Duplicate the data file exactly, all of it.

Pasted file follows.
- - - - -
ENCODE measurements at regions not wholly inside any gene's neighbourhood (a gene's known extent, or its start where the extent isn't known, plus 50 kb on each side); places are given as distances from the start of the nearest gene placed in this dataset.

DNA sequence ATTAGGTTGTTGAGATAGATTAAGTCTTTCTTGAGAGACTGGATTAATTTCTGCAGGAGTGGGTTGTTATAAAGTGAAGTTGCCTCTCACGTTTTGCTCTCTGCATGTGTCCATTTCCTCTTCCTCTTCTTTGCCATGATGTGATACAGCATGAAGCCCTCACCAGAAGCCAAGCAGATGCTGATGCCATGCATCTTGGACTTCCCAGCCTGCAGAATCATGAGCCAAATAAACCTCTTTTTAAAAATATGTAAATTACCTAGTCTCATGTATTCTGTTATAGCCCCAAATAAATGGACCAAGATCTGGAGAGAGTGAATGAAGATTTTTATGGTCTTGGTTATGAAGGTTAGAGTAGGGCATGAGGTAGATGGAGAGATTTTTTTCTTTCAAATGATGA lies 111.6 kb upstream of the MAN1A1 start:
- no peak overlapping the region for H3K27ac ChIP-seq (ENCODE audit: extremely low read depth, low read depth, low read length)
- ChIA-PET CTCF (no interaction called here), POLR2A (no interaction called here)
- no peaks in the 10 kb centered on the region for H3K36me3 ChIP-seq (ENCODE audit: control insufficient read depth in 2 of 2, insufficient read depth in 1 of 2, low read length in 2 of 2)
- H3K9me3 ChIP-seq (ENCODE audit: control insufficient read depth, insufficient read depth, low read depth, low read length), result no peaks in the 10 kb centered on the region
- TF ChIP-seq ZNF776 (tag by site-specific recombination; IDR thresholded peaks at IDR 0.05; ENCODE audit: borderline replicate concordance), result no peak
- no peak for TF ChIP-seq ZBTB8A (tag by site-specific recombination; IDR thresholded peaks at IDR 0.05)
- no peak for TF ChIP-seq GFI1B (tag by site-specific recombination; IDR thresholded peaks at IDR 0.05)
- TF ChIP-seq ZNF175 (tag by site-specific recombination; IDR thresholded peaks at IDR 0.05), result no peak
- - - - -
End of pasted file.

ENCODE measurements at regions not wholly inside any gene's neighbourhood (a gene's known extent, or its start where the extent isn't known, plus 50 kb on each side); places are given as distances from the start of the nearest gene placed in this dataset.

DNA sequence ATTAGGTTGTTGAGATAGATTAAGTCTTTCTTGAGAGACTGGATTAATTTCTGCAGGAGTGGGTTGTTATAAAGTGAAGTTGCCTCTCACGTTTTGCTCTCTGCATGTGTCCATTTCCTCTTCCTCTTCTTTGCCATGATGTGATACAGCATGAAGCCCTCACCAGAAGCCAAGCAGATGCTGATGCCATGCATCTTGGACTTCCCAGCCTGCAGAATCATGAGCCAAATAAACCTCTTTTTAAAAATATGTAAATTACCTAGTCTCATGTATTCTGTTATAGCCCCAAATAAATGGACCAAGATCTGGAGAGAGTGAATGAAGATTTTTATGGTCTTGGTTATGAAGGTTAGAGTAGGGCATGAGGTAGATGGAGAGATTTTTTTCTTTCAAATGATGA lies 111.6 kb upstream of the MAN1A1 start:
- no peak overlapping the region for H3K27ac ChIP-seq (ENCODE audit: extremely low read depth, low read depth, low read length)
- ChIA-PET CTCF (no interaction called here), POLR2A (no interaction called here)
- no peaks in the 10 kb centered on the region for H3K36me3 ChIP-seq (ENCODE audit: control insufficient read depth in 2 of 2, insufficient read depth in 1 of 2, low read length in 2 of 2)
- H3K9me3 ChIP-seq (ENCODE audit: control insufficient read depth, insufficient read depth, low read depth, low read length), result no peaks in the 10 kb centered on the region
- TF ChIP-seq ZNF776 (tag by site-specific recombination; IDR thresholded peaks at IDR 0.05; ENCODE audit: borderline replicate concordance), result no peak
- no peak for TF ChIP-seq ZBTB8A (tag by site-specific recombination; IDR thresholded peaks at IDR 0.05)
- no peak for TF ChIP-seq GFI1B (tag by site-specific recombination; IDR thresholded peaks at IDR 0.05)
- TF ChIP-seq ZNF175 (tag by site-specific recombination; IDR thresholded peaks at IDR 0.05), result no peak